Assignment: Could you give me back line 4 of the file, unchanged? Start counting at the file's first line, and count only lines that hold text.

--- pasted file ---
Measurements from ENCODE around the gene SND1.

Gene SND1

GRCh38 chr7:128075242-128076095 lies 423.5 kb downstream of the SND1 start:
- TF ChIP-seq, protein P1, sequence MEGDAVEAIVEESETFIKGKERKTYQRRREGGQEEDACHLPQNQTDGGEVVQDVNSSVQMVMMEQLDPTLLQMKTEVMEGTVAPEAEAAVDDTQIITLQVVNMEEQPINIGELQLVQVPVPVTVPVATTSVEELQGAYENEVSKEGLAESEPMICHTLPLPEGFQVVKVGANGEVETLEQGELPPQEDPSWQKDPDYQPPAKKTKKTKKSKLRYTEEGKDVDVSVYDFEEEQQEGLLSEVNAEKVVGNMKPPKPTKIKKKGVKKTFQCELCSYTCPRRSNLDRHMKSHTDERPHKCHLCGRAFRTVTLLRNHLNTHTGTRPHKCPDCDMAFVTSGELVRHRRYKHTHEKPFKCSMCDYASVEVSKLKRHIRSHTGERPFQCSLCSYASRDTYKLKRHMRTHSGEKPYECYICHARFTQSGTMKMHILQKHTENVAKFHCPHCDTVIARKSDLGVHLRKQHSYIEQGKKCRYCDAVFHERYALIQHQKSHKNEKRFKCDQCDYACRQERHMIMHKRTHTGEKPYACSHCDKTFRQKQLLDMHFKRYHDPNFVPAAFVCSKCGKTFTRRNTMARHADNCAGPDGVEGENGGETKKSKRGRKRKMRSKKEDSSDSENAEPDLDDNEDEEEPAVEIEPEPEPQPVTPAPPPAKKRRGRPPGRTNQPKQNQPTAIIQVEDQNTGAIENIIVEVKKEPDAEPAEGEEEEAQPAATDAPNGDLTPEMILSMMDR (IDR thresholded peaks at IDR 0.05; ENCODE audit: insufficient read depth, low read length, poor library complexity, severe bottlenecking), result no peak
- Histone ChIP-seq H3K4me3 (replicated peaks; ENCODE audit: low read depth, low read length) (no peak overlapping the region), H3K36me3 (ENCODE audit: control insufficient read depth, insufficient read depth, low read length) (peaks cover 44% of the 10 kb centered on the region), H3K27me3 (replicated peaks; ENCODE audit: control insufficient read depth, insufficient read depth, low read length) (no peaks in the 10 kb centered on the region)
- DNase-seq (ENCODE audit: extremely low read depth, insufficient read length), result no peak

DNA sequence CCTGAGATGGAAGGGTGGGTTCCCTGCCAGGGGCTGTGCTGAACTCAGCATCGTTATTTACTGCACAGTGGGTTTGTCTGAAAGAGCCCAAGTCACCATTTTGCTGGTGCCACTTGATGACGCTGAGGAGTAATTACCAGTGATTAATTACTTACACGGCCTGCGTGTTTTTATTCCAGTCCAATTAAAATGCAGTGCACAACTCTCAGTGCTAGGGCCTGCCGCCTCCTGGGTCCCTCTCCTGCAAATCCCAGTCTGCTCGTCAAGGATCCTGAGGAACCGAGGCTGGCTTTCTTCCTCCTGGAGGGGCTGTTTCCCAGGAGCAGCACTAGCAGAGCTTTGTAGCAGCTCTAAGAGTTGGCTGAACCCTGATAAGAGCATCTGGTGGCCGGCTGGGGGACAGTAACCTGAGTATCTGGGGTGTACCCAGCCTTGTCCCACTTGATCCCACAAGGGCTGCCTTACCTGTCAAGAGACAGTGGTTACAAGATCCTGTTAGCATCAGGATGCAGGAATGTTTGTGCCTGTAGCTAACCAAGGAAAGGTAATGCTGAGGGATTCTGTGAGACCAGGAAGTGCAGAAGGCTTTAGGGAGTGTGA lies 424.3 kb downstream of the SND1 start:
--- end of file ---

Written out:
- TF ChIP-seq, protein P1, sequence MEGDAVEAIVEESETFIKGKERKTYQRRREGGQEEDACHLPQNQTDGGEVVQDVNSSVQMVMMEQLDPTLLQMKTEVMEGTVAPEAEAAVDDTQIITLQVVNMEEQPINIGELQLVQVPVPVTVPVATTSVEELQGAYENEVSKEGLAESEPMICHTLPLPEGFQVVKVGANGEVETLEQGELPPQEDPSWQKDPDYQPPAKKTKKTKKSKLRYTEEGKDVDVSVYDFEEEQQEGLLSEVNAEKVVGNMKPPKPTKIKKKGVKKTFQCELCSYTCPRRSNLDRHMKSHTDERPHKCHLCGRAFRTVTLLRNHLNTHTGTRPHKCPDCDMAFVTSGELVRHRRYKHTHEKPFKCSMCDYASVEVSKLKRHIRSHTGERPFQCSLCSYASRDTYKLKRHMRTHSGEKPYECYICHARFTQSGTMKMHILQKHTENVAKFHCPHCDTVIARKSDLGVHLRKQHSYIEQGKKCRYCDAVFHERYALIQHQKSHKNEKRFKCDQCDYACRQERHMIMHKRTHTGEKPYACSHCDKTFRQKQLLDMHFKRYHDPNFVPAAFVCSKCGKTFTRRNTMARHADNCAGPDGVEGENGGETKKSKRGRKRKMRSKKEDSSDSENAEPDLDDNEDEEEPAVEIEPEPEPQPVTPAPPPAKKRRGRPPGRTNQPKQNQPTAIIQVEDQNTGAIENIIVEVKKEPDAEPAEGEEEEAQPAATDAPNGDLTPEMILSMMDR (IDR thresholded peaks at IDR 0.05; ENCODE audit: insufficient read depth, low read length, poor library complexity, severe bottlenecking), result no peak